Leon Bakst

Leon in 1944 - courtesy of the Bakst family

Photo taken 2011. JPEF Archives


Leon Bakst was one of four siblings born to a wholesale merchant in Ivie, a small Polish town 73 miles west of Minsk. Leon was 15 when the Germans occupied Ivie, Poland in the summer of 1941 and forced the town's Jews into a ghetto. When they asked Leon's father what he did for a living, he lied and told the Germans that he was a brush maker. His father assumed that the occupiers would have more use for a tradesman. His assumptions were correct: he was spared from the initial massacre of Jewish men.

Approximate area of partisan activity for Leon Bakst

Months later, Leon and his older brother, along with 200 other young people, were deported to a labor camp in Lida. The tragic separation from his family saved Leon's life, but he never got the chance to see his parents again. He learned later that the Germans destroyed their ghetto shortly after he left.

The labor camp was located in a railroad yard and the prisoners slept in boxcars. Their food rations were meager, and their futures uncertain. Having heard about partisan groups living in the nearby forests, twenty of the youngsters decided to risk escape and join them. The prisoners had one tremendous advantage: the Germans were using the railroad depot to unload weapons and ammo taken from the retreating Russians. By slowly stealing rifles and stashing them in the ground, the prisoners were able to arm themselves before fleeing.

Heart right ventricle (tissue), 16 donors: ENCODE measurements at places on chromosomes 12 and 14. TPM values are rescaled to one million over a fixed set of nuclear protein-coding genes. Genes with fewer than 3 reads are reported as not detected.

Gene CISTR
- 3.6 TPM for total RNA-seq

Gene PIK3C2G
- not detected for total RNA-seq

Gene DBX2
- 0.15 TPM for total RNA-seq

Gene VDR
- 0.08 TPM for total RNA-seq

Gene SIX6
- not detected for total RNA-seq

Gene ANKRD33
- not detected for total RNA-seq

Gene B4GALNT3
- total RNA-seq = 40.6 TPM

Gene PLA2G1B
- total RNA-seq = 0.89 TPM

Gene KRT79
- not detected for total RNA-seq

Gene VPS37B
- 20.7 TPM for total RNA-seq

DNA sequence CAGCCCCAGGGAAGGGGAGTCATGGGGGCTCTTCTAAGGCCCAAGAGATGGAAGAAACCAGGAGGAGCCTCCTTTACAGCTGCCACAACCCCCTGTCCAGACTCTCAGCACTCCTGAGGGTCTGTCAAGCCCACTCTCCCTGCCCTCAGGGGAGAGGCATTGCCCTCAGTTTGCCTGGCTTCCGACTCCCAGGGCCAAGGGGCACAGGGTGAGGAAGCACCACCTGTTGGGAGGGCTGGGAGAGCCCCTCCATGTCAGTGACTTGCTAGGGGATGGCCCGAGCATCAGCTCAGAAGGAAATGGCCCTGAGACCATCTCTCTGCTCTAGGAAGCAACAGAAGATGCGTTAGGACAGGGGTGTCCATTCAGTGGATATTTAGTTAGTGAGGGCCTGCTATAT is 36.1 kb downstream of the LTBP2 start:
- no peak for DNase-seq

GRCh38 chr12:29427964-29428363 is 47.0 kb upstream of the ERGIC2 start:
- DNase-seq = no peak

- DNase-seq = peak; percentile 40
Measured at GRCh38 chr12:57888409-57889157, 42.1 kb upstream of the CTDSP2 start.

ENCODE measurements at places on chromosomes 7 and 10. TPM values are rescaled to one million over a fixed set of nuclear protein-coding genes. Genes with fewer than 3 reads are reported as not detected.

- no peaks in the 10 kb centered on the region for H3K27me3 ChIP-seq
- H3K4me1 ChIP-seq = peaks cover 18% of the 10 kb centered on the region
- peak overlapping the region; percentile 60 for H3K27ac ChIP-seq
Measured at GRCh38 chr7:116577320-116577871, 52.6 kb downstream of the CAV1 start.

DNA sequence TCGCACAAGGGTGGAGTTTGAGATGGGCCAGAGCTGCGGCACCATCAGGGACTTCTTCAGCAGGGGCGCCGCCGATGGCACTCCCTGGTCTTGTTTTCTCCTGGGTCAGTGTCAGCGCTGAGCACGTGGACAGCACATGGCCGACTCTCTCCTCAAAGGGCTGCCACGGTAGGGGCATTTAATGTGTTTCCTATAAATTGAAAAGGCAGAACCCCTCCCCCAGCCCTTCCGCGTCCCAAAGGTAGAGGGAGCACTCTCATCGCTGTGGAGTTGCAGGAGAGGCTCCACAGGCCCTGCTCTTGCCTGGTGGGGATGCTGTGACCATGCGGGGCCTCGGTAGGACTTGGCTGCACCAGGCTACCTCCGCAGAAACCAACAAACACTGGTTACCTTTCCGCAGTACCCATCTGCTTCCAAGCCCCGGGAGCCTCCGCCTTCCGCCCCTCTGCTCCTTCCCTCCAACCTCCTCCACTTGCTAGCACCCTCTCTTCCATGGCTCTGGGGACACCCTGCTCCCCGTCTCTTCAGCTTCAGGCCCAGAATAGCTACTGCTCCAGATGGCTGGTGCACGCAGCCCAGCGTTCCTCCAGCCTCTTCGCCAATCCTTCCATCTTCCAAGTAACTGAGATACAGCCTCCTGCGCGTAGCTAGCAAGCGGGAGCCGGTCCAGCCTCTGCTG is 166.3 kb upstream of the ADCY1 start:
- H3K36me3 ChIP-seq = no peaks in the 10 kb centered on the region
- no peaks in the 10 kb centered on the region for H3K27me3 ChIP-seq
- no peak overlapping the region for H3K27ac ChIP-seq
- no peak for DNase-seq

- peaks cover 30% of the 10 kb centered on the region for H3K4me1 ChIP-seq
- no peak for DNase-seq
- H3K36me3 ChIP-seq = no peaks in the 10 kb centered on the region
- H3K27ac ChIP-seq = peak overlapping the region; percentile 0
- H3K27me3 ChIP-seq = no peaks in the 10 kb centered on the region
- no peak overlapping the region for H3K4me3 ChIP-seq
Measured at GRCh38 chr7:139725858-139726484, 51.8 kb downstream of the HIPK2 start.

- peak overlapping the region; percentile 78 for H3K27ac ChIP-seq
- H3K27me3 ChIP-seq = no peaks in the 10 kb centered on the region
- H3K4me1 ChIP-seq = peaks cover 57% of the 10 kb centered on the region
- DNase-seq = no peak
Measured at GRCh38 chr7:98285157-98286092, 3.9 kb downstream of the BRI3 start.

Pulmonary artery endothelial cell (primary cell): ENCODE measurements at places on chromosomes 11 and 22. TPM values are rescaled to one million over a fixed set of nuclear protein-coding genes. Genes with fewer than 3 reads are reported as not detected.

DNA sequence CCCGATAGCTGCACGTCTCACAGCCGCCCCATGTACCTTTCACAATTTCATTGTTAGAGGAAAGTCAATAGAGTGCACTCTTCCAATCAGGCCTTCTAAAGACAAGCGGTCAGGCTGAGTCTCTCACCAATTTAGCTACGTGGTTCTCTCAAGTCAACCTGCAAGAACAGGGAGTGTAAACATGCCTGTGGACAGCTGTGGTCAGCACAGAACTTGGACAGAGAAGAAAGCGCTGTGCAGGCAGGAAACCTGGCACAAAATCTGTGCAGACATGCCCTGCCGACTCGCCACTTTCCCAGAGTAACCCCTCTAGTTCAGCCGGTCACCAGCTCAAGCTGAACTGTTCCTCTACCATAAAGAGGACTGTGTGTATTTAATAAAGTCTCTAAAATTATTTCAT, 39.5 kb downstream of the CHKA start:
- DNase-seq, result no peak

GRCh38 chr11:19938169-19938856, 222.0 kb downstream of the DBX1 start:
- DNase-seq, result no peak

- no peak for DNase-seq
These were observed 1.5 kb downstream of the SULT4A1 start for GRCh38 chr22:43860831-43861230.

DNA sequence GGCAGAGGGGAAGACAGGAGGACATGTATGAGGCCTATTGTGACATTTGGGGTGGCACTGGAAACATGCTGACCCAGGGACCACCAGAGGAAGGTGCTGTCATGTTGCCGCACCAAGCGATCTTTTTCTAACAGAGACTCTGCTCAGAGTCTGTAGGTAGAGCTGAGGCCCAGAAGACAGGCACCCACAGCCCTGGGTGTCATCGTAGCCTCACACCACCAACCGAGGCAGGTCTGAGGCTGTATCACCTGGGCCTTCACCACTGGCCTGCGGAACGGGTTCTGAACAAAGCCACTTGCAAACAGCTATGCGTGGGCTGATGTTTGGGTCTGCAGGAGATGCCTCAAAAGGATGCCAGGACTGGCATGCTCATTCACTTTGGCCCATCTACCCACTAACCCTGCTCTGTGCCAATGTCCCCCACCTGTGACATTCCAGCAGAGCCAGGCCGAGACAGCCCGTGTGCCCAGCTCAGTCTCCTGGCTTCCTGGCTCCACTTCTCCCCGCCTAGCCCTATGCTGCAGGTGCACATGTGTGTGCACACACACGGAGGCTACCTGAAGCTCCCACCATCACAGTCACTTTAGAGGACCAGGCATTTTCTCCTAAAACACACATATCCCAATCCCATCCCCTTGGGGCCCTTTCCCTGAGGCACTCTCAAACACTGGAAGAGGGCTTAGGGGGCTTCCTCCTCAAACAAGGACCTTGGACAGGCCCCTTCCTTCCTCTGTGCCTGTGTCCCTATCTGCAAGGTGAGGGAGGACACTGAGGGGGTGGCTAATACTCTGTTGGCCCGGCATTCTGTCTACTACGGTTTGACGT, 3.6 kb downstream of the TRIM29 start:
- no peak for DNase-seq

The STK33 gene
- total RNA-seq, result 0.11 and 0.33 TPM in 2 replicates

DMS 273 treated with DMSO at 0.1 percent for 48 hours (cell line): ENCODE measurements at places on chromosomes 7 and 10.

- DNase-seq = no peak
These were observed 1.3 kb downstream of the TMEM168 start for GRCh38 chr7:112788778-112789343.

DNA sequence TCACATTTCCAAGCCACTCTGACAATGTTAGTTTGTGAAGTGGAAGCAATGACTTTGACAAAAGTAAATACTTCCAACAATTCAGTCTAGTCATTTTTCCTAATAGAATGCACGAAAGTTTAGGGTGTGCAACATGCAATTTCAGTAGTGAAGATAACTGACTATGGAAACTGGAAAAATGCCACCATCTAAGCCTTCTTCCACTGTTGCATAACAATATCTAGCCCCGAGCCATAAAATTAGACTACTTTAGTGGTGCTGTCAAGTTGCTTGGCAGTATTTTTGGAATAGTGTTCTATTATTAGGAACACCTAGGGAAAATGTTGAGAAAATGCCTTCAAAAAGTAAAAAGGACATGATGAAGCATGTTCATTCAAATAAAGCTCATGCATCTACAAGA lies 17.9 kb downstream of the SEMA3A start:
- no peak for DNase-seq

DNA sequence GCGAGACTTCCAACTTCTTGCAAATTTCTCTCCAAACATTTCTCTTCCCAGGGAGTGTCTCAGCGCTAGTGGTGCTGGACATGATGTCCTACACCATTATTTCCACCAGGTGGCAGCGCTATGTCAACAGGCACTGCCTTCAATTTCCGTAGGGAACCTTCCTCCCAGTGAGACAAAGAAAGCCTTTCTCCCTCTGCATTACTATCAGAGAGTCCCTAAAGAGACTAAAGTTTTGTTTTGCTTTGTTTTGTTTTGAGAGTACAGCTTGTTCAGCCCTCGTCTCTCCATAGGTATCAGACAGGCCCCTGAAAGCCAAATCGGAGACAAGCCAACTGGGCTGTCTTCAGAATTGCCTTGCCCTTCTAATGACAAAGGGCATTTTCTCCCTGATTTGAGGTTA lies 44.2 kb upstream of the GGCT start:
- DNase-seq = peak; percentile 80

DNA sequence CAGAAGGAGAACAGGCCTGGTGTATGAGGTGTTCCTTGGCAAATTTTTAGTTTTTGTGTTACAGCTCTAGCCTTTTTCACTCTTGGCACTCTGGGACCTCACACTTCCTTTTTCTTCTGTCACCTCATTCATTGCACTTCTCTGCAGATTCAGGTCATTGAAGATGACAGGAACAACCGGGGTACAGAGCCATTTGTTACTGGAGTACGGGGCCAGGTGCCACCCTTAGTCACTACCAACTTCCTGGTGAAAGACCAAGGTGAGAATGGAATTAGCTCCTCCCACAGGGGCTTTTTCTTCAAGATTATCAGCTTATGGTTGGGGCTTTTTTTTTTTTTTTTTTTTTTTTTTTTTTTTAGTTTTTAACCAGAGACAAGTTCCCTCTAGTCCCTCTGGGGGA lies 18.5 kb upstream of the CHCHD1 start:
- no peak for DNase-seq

The two brothers were familiar with their surroundings, making it easier for their group to travel at night. The rifles they stole from the Germans also ensured that the group was fed along the way. When they finally reached the Naliboki forest, the group encountered the Bielski Brigade, which at the time numbered approximately 200 partisans. Arriving with rifles, the newcomers were quickly accepted.

Leon's duties ranged from guard duty to food-gathering missions to railroad sabotage. Leon had many close calls. Once, the Germans encircled the forest and started shelling it to try and flush the partisans out. With bullets flying and German planes dropping bombs, his group made their escape through a swamp. "I could hear 'tsch, tsch' the bullets were falling in the water right beside me and, you know, I was not afraid at all. I was just like I've been normal, you know, and I kept on," Leon remembered.

After the war's end, Leon managed to leave Poland with his brother and Libby, a partisan from another otriad and Leon's future wife. They eventually made it to a Displaced Persons camp in Munich, where Leon met Allen Small, a boyhood friend from Ivie who fought with a Soviet partisan otriad. It would be 65 years before they saw one another again. (For more on their story, see JPEF's documentary "The Reunion".)

During the four years they spent in the Displaced Persons camp, Leon and Libby got married and their first child was born. They immigrated to the United States in 1949. Leon and Libby were the parents of two daughters, Marsha and Paulette (Pepe), and had two grandchildren and two great-grandchildren. Leon passed away on February 10, 2021, at the age of 97.